UPDATED 10/8, 10: 50 a.m. ET: Momolu Stewart was released from prison on Monday, thanks in large part to the letter that Kim Kardashian wrote to D.C. Superior Court Judge Robert Salerno, the New York Post reports.
“[Stewart] is especially deserving of your consideration,” Kardashian wrote at the time. “He has been rehabilitated and is no longer dangerous to society.”
It appears as though the judge agreed.
“I was buried alive,” Stewart told Oxygen upon his release. “So now, I’ve been resurrected. I’m back and I’m better.”
See original story below.
Momolu Stewart could be released under the Incarceration Reduction Amendment Act, a D.C. law that permits those convicted of violent crimes when they’re minors to petition to be released after 15 years, Fox 5 reports. In one week, Stewart will find out if he will be released with time served and probation. He’s been incarcerated for over 22 years.
For the first time, the sister of the man who was killed, Mark Rosebure, spoke publicly. “You took a life, you serve your time,” Joyce Bagley said, per Fox 5. “The judge gave you a sentence, you should continue with your sentence. But that’s the new law.” Her brother was 23 years old and a new father when he was killed. Bagley said that though she’s forgiven Stewart, it’s difficult to forget. She chose not to speak at Stewart’s hearings.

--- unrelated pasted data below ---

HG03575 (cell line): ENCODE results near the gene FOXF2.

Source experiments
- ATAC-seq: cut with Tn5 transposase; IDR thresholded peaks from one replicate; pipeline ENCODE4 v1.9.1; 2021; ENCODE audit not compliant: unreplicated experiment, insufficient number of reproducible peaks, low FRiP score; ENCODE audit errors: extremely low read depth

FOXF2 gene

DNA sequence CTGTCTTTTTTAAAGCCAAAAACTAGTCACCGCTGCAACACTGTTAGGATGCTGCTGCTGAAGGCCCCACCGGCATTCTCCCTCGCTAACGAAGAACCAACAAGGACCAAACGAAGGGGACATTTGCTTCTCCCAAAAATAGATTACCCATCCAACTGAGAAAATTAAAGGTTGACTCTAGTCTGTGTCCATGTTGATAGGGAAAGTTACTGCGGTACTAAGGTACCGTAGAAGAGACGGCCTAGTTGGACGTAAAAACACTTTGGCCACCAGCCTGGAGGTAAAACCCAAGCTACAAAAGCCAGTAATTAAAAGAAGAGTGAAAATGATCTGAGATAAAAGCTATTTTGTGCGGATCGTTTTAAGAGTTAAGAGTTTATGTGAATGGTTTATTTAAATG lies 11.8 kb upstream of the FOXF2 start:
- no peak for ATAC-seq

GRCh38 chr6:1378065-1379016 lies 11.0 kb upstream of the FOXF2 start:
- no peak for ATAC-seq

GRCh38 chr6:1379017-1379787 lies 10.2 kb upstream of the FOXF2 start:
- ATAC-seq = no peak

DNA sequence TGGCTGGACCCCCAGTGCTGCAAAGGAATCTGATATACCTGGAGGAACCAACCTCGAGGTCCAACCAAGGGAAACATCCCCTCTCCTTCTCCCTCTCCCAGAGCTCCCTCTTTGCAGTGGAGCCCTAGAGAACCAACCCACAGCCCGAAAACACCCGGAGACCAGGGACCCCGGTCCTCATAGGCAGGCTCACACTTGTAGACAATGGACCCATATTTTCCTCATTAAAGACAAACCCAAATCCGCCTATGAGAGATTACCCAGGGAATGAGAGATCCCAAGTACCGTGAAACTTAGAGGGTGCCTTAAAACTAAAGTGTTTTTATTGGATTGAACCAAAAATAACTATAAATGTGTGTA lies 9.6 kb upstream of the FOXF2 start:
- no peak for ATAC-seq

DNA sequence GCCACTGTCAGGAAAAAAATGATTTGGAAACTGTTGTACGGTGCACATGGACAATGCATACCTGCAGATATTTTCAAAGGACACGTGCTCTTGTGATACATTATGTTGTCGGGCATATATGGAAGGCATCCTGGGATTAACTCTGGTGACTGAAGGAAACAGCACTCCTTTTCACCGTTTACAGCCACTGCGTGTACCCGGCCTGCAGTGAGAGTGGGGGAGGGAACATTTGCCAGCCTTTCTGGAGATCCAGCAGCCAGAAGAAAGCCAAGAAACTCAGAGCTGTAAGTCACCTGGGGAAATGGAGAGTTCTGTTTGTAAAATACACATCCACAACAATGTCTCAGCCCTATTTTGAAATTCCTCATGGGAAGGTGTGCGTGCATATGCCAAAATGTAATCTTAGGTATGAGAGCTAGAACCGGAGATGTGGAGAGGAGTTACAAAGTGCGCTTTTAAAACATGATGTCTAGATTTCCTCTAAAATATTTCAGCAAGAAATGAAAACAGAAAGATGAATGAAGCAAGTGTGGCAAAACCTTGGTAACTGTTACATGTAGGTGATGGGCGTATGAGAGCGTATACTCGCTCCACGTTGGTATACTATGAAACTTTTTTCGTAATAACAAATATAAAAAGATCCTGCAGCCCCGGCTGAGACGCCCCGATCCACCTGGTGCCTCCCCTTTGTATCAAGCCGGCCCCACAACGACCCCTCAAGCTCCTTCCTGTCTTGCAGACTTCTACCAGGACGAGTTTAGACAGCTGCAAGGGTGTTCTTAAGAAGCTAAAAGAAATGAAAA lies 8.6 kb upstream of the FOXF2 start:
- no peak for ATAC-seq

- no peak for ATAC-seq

Stewart’s friend Kareem McCraney is another person fighting for Stewart’s release. McCraney was also convicted of Rosebure’s murder and was released last year. He said the shooting happened because he and Rosebure had a long-running feud, and the murder took place when he thought Rosebure was armed.
McCraney currently works as a program analyst for D.C.’s Corrections Information Council, and he’s also a violence interrupter. He was the first person released under IRAA. So far, 17 people have been freed under the law and haven’t re-offended.
Stewart has earned his GED, is part of a mentoring program, and received college credits from Georgetown Prison Scholars while in jail. He met Kim when she visited the jail to learn more about the program. She then wrote a letter of support to the judge, calling Stewart a “model citizen who has demonstrated clear rehabilitation,” and that he would be an asset to his community. Her’s was the 40th letter of support, according to Stewart’s lawyer.
A judge has ruled that Stewart’s sentence will be reduced. He will find out on Oct. 4 if he will be freed right away.